Data Processing: Organizations can run some big data analytics using public cloud resources while keeping other data behind a firewall.
Backups and Disaster Recovery: Every organization needs to have solutions in place for backups and DR. Depending on the sensitivity of the data and the volume, you can make choices about backing up on-premise, in the public cloud, or in the private cloud.
Making Changes as Needed: You can start with one environment and see what works best for your organization. You can make changes and expand or scale back on your cloud usage over time.
Temporary Needs: You can allocate cloud resources for short-term projects. Since you pay only for the space used, this makes sense instead of a long-term on-premise investment. You don’t want to pay more for something you will not need within a few months or a year.
Flexibility: You may not have any way of projecting future needs. You can have your hybrid cloud solution match your current needs while leaving options open for the future. You can select the right environment based on that application’s use case.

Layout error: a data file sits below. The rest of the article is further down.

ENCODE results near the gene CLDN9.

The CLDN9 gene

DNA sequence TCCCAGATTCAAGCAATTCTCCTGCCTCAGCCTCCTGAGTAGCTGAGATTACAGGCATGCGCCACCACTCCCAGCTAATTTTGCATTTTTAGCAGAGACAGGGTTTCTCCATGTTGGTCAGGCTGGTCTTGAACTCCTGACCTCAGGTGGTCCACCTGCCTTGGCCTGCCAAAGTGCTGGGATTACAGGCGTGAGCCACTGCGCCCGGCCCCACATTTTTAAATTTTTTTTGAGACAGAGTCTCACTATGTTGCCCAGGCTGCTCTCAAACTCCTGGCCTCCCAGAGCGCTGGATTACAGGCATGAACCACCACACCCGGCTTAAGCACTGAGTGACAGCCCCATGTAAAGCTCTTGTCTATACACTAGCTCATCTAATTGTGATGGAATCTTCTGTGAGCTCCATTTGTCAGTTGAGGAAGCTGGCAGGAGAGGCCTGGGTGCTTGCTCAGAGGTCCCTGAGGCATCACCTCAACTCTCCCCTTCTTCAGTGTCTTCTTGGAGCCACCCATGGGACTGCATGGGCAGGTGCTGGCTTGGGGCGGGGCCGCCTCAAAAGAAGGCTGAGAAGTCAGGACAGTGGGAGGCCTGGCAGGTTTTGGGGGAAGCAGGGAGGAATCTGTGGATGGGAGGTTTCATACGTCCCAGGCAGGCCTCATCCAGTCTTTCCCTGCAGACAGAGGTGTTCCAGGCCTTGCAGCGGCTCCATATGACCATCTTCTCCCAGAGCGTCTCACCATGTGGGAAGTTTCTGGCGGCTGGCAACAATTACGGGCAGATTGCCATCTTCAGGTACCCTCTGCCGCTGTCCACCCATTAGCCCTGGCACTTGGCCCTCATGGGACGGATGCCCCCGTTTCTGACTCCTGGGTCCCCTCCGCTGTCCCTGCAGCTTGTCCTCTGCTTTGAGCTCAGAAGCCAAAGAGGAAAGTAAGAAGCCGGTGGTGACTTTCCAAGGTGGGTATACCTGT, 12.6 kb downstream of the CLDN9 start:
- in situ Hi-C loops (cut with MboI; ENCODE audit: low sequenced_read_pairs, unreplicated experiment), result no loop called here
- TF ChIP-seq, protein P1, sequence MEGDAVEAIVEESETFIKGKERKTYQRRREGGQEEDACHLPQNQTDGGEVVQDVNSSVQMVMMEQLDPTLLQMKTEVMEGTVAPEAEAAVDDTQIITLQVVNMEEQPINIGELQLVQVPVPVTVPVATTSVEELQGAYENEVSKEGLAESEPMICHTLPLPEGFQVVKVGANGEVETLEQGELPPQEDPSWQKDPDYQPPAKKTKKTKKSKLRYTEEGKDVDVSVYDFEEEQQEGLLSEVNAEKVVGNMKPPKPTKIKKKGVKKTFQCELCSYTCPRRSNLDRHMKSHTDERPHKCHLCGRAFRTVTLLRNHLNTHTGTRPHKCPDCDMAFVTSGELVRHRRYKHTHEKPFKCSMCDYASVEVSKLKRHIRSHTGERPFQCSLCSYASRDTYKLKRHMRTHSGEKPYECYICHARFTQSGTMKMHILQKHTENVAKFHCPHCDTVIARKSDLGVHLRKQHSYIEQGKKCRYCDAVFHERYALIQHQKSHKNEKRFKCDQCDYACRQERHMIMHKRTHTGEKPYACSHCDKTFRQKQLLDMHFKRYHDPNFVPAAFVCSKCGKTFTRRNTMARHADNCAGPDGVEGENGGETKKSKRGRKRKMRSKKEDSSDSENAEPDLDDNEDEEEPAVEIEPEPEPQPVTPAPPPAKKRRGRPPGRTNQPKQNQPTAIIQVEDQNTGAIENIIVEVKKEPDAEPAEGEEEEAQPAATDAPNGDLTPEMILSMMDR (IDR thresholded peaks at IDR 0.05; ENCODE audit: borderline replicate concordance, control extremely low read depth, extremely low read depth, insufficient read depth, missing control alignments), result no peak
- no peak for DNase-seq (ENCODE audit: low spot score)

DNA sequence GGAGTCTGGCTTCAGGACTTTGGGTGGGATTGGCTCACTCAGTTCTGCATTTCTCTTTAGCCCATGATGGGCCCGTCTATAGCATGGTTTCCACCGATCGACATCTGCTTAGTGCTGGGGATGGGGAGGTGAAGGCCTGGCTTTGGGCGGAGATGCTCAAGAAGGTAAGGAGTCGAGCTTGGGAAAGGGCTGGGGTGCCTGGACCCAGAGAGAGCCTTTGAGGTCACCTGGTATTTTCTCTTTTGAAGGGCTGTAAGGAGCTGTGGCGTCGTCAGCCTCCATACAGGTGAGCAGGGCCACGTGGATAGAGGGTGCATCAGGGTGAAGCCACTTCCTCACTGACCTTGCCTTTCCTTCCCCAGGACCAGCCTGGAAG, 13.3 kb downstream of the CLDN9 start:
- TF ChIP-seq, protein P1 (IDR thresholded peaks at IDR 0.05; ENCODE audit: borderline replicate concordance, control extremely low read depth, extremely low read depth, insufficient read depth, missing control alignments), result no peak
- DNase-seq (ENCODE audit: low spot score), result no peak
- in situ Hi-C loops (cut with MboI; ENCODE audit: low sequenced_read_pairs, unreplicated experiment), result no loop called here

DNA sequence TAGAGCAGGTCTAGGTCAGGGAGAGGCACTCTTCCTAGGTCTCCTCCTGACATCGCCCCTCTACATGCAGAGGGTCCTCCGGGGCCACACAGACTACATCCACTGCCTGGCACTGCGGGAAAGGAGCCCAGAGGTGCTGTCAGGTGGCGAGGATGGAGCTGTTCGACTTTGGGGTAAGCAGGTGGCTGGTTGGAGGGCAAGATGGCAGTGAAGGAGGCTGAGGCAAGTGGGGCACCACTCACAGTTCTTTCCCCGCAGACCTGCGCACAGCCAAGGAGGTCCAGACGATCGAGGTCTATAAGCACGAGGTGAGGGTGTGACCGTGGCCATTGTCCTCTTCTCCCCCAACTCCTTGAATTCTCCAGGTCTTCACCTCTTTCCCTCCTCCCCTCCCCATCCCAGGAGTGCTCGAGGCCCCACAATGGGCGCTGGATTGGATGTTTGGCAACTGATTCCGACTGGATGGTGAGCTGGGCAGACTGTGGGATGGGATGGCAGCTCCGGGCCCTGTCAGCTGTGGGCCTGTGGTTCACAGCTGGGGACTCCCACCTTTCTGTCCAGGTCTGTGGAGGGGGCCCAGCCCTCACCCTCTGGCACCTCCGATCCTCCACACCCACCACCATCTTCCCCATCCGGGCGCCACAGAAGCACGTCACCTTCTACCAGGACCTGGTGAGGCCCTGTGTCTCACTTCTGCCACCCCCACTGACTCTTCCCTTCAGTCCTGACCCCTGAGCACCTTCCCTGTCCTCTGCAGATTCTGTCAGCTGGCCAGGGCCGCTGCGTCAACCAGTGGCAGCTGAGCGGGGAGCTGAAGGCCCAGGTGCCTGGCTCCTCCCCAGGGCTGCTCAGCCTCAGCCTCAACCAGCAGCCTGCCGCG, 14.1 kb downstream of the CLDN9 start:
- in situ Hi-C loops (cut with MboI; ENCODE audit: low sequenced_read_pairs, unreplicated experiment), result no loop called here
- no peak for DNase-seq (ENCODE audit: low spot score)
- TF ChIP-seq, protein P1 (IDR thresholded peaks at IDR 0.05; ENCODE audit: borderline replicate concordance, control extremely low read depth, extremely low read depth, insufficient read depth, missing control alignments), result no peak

No Limits: Few businesses have only a single use case for their applications. There is no reason to be married to one solution. You can access the worlds of public cloud, private cloud, or on-premise.
The market for hybrid solutions has been skyrocketing in recent years. This is because hybrid cloud computing has been proven to be an effective model of storage. With an abundance of storage, a high level of security, and customization options, businesses can innovate the delivery of their applications.
Businesses must ask themselves what is a hybrid cloud delivery method that makes the most sense. This involves considering cost, control, security, and compliance. Companies also need to consider the transition and find the right experts to help manage their cloud experience.
NETDepot offers private cloud, public cloud, and hybrid cloud computing options. As a leading cloud service provider, services range from storage to backups to disaster recovery. Contact us today to speak to an expert about your cloud computing needs.